Official complaints lodged over Kerri-Anne's 'speed bump' comment

Penny Burfitt
Lifestyle & Entertainment Producer
Kerri-Anne's comments have sparked outcry online, and now official complaints are rolling in. Photo: Ten

Kerri-Anne Kennerley’s controversial commentary on climate change protestors has sparked official complaints, says the Australian Communications and Media Authority.

In a statement to Yahoo Lifestyle, the ACMA confirmed multiple complaints were registered over Kerri-Anne’s comments on Wednesday, which included suggesting protestors be used ‘as speed bumps’, and left in jail without being fed.

“The ACMA has received four complaints regarding the comments made by Ms Kennerley regarding Extinction Rebellion protesters,” a spokesperson told Yahoo Lifestyle.

ACMA refers complainants to the broadcaster initially, and will only take action if after 60 days, no response is issued, or they are not satisfied with the response.

Ten defends Kerri-Anne

The complaints come after the Studio 10 host was blasted on social media for suggesting Extinction Rebellion protestors should be run over and left to starve.

Ten has issued a statement defending the comments as ‘a joke’ and arguing the discussion around the protests on the show has included a balance of opinions that validate Kerri-Anne’s comments.

The comments were part of a panel discussion over the arrests of protesters, who are currently disrupting traffic as part of the week-long ‘Spring Rebellion’ climate change protests.

When asked by co-host Sarah Harris about her take on the protesters being arrested, Kerri-Anne did not hold back.

“Personally, I would leave them all super glued to wherever they do it,” Kerri-Anne said, adding that emergency services should not be aiding the protesters.

“No emergency services should help them, nobody should do anything, and you just put little witches hats around them, or use them as a speed bump.”

The comments drew concern from fellow panelists Joe Hildebrand, Angela Bishop and Sarah Harris. Photo: Ten

Despite the other panellists protests, she added another comment that further fuelled the fire.

“Put them in jail, forget to feed them,” she continued.

“(Or) some of the aged care homes around Australia, that would really sort them out.”

Furious response

A spokesperson for the protest group slammed the comments.

“I would just point out Extinction Rebellion is a peaceful, non-violent organisation,” he told news.com.au.

“Kerri-Anne Kennerley really should think very carefully before making such statements about the impacts they could have.”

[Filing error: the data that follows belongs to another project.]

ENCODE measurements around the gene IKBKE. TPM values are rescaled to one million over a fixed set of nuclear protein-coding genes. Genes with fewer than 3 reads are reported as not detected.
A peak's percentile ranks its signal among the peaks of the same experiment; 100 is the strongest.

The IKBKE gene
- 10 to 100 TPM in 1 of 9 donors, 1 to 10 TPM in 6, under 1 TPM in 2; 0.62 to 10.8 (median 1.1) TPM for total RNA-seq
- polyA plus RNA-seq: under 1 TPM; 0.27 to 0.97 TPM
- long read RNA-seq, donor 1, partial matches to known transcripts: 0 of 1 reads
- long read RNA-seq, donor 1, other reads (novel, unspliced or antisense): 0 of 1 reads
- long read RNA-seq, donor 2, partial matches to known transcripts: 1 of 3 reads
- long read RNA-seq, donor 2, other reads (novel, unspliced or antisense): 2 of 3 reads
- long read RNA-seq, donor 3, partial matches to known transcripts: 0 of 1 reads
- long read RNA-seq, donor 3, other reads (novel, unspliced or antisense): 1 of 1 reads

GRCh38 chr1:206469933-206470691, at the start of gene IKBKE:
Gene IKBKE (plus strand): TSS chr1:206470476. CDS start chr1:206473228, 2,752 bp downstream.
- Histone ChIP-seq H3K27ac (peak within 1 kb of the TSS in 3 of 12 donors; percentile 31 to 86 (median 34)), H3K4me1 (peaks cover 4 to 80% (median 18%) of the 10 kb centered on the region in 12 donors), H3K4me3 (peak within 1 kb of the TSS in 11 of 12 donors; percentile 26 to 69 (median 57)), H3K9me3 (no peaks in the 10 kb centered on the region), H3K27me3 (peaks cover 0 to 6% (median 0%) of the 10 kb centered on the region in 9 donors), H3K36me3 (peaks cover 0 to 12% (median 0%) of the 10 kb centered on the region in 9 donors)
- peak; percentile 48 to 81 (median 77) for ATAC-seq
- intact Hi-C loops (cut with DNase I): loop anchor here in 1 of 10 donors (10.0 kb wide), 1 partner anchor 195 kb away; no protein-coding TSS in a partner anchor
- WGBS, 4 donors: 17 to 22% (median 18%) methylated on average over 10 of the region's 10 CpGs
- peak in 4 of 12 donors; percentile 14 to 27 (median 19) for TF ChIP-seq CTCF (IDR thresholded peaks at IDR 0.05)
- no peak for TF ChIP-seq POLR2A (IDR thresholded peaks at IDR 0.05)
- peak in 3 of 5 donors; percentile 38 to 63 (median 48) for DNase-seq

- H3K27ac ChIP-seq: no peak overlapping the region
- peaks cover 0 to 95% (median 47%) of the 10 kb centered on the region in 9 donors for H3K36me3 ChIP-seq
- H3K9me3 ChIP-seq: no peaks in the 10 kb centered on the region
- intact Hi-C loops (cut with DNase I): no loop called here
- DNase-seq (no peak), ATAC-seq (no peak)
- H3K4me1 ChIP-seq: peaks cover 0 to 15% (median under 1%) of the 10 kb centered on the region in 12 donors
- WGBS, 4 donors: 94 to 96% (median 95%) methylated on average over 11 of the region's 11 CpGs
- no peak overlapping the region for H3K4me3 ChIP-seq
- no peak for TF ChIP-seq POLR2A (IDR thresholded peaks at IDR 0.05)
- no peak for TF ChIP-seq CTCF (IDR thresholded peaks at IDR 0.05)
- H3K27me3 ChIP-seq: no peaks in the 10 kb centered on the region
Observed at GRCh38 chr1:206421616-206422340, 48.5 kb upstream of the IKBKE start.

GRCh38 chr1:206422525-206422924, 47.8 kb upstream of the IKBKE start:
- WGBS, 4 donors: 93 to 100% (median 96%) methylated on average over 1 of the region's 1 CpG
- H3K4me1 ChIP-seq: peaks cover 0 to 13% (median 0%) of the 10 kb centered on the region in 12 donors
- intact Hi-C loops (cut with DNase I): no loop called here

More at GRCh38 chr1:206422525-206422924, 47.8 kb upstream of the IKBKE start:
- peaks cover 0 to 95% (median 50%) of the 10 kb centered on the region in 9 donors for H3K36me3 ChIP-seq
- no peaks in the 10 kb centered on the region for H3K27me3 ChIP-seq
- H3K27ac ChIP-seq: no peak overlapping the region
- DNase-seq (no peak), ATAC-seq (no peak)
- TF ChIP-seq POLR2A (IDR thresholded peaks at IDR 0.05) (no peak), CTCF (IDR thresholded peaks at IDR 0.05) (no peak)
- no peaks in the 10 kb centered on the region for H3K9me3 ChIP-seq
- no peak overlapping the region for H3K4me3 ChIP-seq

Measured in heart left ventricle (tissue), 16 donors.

Outrage was also sparked online, with commentators slamming her remarks as ‘cruel’, ‘ignorant’ and ‘controversial’.



Many just wanted the words to stop.

“Shut up Kerri-Anne (sic),” one person wrote.

Other’s were horrified, and somewhat concerned.

“Can #Studio10 seek help for #KAK cos this is sad. She has real issues,” one viewer asked.

“Kerri-Anne Kennerly should be removed from her position of TV host for her comments regarding human beings whose only real crime is to care about our planet!” another wrote. “Shame, Kennerley! Shame!”

Another pointed out Kerri-Anne’s choice of words could be considered a foray into the murky territory of freedom of speech restrictions.

“Kerri-Anne Kennerley advocating for climate protesters to be ‘used as human speed bumps’ is nothing short of criminal & she should be changed with inciting violence,” the furious viewer wrote.

Freedom of speech

A limitation within the International Covenant on Civil and Political Rights (ICCPR), to which Australia is party to, restricts freedom of speech in certain cases.

“The limitation in article 19 (3) would justify prohibitions on speech that may incite crime, violence or mass panic, provided the prohibition is reasonable, is effective to protect public order, and restricts freedom of expression no more than is necessary to protect public order,” the Attorney General’s website reads.

Under the covenant, the maintenance of ‘public order’ is one of two exceptions that are permitted to prohibit someone’s right to free speech.

Incitement of violence is considered an issue that falls under disruption of public order, however it is an often unclear distinction.

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